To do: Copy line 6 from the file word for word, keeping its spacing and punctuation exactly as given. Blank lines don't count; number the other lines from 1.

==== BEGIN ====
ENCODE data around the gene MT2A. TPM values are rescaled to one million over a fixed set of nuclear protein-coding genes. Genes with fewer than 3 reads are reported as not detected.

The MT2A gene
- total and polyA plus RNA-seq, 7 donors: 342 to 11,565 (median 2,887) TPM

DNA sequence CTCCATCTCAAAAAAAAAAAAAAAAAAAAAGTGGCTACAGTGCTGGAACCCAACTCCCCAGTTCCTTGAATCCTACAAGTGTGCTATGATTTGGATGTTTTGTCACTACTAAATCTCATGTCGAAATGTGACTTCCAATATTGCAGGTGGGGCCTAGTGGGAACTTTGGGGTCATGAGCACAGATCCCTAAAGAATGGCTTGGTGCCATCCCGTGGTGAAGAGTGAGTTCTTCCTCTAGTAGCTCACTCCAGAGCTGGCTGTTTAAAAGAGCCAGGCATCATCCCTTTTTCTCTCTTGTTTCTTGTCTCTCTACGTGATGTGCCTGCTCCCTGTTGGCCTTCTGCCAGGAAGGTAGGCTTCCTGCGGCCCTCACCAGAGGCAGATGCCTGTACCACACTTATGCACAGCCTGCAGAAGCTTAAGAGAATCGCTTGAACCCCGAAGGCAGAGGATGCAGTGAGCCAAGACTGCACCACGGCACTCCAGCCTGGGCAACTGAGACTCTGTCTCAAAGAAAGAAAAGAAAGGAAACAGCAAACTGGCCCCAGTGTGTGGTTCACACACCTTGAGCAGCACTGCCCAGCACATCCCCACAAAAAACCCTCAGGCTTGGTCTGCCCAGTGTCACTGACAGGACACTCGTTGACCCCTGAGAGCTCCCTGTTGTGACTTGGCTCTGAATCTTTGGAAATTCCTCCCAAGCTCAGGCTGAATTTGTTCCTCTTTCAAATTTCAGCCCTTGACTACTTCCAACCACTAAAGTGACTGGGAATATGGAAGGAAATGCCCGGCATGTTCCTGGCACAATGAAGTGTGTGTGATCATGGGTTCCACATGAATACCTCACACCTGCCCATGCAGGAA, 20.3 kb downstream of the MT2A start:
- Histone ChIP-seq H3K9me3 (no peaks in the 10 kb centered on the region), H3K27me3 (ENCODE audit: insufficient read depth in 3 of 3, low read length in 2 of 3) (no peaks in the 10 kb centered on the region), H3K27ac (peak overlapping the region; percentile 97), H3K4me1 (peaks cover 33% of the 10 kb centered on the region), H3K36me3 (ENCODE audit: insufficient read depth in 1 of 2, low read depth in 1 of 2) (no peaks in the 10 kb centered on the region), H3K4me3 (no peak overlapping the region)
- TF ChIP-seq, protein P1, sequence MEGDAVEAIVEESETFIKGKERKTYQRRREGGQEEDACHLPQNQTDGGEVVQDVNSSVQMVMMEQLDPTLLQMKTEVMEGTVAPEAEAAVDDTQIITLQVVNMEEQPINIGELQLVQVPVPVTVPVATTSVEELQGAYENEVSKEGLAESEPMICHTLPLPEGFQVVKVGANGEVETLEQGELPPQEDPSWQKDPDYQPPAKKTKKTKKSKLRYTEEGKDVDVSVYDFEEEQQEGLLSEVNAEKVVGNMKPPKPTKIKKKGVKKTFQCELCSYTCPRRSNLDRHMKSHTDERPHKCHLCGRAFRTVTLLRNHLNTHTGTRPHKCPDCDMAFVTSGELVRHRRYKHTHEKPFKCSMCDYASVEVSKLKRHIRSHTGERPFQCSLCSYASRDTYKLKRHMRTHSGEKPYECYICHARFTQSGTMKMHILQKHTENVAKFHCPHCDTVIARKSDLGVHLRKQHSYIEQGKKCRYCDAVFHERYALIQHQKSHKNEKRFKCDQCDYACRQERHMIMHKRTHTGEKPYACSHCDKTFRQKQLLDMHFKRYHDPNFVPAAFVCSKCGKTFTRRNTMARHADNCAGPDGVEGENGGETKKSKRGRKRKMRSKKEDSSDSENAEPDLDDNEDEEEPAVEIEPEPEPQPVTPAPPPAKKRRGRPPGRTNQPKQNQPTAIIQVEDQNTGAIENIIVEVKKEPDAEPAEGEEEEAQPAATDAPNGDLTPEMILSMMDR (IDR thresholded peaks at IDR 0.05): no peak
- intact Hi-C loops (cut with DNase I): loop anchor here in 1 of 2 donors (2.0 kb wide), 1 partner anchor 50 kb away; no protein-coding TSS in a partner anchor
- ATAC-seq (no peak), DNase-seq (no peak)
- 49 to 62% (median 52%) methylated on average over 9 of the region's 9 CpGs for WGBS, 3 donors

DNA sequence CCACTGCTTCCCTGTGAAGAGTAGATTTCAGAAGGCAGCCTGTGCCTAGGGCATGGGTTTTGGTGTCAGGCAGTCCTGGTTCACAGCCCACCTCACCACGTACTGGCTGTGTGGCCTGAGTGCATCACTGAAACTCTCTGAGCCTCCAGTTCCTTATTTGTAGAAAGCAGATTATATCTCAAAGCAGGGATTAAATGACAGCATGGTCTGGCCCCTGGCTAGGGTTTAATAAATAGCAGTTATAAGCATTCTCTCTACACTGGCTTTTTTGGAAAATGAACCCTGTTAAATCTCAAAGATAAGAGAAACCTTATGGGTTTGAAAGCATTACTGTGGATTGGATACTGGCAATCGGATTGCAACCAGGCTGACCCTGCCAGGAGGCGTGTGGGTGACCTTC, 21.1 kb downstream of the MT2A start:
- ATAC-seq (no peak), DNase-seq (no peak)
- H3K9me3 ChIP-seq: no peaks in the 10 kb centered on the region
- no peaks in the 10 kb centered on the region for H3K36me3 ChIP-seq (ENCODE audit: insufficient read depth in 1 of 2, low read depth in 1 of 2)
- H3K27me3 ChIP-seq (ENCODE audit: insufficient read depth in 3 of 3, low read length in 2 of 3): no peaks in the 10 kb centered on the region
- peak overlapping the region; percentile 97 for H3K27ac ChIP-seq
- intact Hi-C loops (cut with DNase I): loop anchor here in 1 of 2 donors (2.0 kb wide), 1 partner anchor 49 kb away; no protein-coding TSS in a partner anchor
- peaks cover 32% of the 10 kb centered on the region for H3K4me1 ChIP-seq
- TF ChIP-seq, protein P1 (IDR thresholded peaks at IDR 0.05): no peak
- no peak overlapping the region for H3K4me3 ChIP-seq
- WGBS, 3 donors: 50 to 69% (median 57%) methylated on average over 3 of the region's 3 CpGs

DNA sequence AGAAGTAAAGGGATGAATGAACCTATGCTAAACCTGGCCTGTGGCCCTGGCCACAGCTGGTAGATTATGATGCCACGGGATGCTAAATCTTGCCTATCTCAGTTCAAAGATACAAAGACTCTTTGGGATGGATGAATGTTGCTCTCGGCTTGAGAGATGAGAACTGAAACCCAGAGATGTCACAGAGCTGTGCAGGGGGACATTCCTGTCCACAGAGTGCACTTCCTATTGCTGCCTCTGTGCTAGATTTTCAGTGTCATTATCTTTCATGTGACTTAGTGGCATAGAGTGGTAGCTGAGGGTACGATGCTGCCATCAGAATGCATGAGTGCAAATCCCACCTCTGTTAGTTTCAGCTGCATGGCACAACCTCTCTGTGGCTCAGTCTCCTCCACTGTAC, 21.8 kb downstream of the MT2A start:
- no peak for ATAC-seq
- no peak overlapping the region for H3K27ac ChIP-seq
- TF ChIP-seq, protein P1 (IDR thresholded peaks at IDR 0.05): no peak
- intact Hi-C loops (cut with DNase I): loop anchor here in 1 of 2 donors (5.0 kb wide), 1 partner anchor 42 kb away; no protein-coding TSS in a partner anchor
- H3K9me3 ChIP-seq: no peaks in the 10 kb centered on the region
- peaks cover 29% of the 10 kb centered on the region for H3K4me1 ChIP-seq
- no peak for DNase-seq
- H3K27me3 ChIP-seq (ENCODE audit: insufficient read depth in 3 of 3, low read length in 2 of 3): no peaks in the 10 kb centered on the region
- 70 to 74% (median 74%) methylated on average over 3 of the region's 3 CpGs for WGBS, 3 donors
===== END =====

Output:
- TF ChIP-seq, protein P1, sequence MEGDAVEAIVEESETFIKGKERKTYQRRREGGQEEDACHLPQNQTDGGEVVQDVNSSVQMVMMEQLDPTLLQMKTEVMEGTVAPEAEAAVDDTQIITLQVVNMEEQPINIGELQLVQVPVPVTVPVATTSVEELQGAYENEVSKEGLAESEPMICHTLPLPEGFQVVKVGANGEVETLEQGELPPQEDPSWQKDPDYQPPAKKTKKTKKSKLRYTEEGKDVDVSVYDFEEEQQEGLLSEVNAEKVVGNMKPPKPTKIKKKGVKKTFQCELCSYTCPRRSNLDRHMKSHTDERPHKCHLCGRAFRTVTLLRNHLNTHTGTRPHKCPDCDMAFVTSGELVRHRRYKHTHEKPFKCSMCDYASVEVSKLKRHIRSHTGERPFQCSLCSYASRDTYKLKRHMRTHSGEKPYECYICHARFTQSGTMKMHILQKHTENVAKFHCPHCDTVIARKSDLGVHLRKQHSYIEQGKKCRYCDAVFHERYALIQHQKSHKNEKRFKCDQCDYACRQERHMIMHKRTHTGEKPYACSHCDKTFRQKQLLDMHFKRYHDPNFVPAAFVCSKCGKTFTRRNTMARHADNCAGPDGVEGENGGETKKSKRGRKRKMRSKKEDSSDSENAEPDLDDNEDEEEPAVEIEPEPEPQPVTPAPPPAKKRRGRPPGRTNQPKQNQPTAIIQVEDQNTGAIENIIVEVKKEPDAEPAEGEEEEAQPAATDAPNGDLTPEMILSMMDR (IDR thresholded peaks at IDR 0.05): no peak